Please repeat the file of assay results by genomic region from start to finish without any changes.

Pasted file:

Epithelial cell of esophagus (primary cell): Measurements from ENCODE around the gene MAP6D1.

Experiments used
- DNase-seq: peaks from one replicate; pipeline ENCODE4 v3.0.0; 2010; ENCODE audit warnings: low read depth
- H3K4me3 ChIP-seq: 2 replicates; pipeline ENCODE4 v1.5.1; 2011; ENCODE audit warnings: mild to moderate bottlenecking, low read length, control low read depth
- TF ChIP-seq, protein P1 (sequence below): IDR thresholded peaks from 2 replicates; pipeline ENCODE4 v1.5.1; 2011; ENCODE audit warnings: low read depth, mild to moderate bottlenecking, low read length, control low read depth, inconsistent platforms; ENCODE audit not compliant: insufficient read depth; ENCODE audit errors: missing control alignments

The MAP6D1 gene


Epithelial cell of esophagus (primary cell): Measurements from ENCODE around the gene MAP6D1.

Experiments used
- DNase-seq: peaks from one replicate; pipeline ENCODE4 v3.0.0; 2010; ENCODE audit warnings: low read depth
- H3K4me3 ChIP-seq: 2 replicates; pipeline ENCODE4 v1.5.1; 2011; ENCODE audit warnings: mild to moderate bottlenecking, low read length, control low read depth
- TF ChIP-seq, protein P1 (sequence below): IDR thresholded peaks from 2 replicates; pipeline ENCODE4 v1.5.1; 2011; ENCODE audit warnings: low read depth, mild to moderate bottlenecking, low read length, control low read depth, inconsistent platforms; ENCODE audit not compliant: insufficient read depth; ENCODE audit errors: missing control alignments

The MAP6D1 gene